56

Your egg whites were cooked by the alcohol in the extract. Cooked, in this case, means denaturing, which means unfolding the protein molecules. There are many ways to denature proteins. Acid, such as vinegar, will denature egg proteins, which is why some people suggest adding vinegar to the water to poach an egg (a practice I disagree with, but that's ...


19

The biggest issue with what's essentially a foraged food is identification. Luckily for roses that's quite easy. You do need a lot of petals, and well-scented ones; many pretty varieties are bland, but wild species can be very good. Scent is crucial, colour is optional, but (pale) pink rosewater is traditional and is what you'll get if use use a mix of ...


14

Simple. The compounds that give mint its minty flavor are alcohol soluble, so with alcohol present you can "extract" them. There are other things use can use, propylene glycol is one. Basically you need a solvent that can also serve as a carrier for the flavor you want. Water doesn't work, most flavors are not water soluble. Many are oil soluble, but using ...


10

Do you want the flavor of raw ginger, or cooked ginger flavor? Ginger contains several not very water soluble flavors, some of which are converted by cooking into different not very water soluble flavors. To maximize flavor, you want the ginger mashed as finely as you can make it. That increases the surface to volume ratio of the stuff which in turn ...


9

Your flavors can be grouped in water soluble and oil soluble. Alcohol now is a mixture - some oil soluble flavors are also soluble in alcohol. These are phenylpropanoids, like Coumarin or all flavors that are themselves based on alcohol, like Hexanol. Alcohol is not a better extractor for flavors, just one with shared properties of water and oil, without ...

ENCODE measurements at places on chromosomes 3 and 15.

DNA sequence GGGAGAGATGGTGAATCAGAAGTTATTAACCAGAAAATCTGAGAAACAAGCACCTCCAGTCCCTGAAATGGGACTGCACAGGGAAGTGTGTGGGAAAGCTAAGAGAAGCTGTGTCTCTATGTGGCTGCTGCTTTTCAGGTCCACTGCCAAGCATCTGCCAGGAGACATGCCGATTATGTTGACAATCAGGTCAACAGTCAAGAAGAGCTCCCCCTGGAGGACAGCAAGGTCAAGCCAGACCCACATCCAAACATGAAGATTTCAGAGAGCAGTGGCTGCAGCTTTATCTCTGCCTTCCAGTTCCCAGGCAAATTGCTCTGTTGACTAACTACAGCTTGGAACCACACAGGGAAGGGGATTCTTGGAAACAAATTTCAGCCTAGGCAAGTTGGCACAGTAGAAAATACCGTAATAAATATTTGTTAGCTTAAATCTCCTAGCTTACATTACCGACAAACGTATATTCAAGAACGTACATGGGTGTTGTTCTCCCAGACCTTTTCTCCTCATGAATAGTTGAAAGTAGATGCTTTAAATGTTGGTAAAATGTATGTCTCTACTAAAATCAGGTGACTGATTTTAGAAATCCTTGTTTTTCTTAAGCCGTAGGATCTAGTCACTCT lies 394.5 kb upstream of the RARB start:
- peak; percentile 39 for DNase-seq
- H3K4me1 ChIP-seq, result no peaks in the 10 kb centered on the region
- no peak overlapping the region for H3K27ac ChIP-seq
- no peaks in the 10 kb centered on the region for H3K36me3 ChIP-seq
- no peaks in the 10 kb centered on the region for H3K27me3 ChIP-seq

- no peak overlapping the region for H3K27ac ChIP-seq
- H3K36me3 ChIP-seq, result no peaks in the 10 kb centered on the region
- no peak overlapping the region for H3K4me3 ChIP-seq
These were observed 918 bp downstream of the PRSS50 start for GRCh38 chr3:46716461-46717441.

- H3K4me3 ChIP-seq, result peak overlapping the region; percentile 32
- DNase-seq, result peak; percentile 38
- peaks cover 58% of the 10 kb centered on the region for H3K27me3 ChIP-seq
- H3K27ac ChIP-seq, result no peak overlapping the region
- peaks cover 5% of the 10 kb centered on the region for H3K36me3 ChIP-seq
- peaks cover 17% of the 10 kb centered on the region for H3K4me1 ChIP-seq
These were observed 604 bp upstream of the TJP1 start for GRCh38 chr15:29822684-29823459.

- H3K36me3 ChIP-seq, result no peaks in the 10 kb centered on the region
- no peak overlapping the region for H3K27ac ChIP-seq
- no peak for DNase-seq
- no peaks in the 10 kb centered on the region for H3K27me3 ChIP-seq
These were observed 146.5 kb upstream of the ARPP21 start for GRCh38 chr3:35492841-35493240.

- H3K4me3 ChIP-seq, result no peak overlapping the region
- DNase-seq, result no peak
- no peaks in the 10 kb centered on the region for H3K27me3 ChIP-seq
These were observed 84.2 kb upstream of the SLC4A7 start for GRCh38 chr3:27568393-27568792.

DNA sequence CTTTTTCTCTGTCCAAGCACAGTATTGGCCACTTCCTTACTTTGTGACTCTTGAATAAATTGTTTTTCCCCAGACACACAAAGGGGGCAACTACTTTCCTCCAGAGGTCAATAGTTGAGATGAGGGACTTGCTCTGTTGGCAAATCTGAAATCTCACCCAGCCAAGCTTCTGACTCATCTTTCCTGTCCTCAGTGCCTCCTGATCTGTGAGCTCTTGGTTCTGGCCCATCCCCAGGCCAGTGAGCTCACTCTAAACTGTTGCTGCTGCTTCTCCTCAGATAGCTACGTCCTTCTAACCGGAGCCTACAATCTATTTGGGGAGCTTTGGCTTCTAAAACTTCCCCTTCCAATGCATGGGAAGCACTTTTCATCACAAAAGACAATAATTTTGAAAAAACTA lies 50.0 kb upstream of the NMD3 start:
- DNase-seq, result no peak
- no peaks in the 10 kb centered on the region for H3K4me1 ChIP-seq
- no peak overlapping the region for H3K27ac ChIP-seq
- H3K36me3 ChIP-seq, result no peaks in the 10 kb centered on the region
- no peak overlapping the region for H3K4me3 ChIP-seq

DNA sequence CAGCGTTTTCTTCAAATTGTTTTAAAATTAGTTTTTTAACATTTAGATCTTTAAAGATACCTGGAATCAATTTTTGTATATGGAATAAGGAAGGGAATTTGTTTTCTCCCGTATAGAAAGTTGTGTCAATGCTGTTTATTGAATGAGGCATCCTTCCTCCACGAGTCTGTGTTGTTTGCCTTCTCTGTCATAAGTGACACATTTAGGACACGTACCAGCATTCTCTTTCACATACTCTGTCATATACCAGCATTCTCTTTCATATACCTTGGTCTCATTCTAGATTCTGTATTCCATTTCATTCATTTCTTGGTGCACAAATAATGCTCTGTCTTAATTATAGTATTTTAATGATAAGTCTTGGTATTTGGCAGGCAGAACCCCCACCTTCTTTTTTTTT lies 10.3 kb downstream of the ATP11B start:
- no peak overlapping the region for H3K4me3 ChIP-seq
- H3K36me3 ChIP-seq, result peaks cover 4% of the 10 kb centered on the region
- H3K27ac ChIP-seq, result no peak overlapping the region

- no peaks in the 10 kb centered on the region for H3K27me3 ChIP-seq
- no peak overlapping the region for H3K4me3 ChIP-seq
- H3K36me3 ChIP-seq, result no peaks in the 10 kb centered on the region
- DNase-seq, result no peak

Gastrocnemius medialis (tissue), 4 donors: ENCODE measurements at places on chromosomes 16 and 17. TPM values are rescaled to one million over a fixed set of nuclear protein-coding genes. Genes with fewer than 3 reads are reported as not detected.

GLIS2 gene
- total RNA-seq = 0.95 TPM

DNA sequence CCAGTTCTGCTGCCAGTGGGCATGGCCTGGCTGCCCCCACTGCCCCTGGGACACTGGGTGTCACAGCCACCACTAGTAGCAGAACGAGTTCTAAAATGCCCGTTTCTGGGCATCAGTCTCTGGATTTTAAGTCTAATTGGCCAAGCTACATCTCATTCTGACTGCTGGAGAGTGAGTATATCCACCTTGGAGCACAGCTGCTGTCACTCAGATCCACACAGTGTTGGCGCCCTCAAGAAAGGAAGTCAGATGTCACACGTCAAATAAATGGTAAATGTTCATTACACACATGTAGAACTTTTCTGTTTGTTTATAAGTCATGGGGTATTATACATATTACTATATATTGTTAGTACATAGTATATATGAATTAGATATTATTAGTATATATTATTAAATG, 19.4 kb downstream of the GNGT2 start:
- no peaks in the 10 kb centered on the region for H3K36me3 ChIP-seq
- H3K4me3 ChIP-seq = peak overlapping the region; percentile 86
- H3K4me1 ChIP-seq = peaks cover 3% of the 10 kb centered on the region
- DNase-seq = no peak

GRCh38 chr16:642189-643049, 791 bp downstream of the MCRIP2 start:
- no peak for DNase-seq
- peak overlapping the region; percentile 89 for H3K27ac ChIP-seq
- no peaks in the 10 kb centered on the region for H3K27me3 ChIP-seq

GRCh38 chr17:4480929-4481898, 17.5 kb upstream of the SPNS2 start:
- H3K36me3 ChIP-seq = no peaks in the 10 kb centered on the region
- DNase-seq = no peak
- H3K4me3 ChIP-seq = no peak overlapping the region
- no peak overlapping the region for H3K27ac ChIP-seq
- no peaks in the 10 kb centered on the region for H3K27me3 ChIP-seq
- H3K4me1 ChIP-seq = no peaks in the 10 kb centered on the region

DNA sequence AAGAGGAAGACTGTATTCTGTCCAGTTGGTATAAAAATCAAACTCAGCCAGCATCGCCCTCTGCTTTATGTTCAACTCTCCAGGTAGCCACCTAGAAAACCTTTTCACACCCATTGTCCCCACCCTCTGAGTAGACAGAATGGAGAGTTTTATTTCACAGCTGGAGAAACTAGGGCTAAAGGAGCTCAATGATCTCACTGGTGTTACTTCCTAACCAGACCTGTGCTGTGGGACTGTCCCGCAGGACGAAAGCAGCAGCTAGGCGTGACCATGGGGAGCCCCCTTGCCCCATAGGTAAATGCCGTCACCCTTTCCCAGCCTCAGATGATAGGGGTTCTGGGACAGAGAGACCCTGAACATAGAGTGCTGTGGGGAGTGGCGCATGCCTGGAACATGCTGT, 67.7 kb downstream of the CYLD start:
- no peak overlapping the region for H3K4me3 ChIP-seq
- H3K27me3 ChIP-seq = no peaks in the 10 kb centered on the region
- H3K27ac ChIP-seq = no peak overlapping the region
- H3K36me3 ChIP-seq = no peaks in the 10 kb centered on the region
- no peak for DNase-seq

9

There are two main reasons: Some flavors are soluble in alcohol, but not in water Alcohol is a preservative, helping make the extract shelf stable


9

One of the first things you'll need to consider is that the creme de cacao is already chocolate-flavored. Vodka is very clean and neutrally flavored, so if you use it to make an extract you'll get a very pure flavor extraction from whatever you're infusing. If you use something that's flavored already, the end result will obviously contain those flavors too. ...


8

I think that trying some room-temp preparation and cold extraction techniques to preserve and incorporate the tasty volatile compounds/organic acids/etc into a suspension/emulsion concentrate will serve you well. This is done by harnessing the power of the "salting-out" effect to help create a more potent water-loving-compound-extraction, followed by a ...